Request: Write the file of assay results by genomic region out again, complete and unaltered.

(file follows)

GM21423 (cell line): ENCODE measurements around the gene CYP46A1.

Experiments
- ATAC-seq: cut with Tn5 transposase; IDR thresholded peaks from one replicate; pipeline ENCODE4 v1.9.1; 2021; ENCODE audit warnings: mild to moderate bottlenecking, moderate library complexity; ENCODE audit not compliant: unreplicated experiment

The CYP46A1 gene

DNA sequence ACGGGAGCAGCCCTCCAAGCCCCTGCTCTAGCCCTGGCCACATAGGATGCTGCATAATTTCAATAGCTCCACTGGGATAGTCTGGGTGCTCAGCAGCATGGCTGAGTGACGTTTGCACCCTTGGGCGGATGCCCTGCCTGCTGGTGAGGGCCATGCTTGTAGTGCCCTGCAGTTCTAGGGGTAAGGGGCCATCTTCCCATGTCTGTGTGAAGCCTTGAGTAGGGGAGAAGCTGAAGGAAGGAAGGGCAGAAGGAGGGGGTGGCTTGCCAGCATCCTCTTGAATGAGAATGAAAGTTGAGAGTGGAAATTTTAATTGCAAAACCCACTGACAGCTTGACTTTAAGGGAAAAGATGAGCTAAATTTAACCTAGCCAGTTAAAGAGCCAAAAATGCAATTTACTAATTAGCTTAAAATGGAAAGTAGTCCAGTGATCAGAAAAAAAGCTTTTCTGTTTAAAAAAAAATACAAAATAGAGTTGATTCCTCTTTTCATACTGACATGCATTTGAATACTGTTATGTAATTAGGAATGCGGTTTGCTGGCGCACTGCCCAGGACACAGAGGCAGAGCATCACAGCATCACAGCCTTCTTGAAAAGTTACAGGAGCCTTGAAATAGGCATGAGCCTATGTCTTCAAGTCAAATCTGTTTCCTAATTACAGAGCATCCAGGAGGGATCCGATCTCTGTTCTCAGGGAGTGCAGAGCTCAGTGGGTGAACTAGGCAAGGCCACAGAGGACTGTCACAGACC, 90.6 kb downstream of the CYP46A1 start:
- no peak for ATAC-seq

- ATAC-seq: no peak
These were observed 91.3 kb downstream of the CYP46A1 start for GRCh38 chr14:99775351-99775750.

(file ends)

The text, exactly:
GM21423 (cell line): ENCODE measurements around the gene CYP46A1.

Experiments
- ATAC-seq: cut with Tn5 transposase; IDR thresholded peaks from one replicate; pipeline ENCODE4 v1.9.1; 2021; ENCODE audit warnings: mild to moderate bottlenecking, moderate library complexity; ENCODE audit not compliant: unreplicated experiment

The CYP46A1 gene

DNA sequence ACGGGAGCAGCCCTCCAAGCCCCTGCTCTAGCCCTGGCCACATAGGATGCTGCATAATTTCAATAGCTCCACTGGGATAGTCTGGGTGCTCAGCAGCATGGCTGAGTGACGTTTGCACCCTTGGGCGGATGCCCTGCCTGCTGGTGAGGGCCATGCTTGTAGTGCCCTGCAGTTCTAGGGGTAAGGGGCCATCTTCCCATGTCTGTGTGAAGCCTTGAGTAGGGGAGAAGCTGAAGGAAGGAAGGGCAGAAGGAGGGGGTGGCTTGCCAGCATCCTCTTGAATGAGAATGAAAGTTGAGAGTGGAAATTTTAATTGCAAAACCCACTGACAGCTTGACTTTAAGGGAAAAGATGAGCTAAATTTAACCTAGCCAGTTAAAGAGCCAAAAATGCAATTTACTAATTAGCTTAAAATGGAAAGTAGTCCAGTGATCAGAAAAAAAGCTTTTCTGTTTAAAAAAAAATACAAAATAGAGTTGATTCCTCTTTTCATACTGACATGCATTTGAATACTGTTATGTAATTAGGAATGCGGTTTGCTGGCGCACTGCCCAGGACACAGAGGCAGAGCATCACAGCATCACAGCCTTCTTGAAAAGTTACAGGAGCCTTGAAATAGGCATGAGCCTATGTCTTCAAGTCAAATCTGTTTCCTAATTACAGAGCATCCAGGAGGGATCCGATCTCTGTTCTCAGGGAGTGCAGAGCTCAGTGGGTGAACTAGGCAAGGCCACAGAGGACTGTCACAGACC, 90.6 kb downstream of the CYP46A1 start:
- no peak for ATAC-seq

- ATAC-seq: no peak
These were observed 91.3 kb downstream of the CYP46A1 start for GRCh38 chr14:99775351-99775750.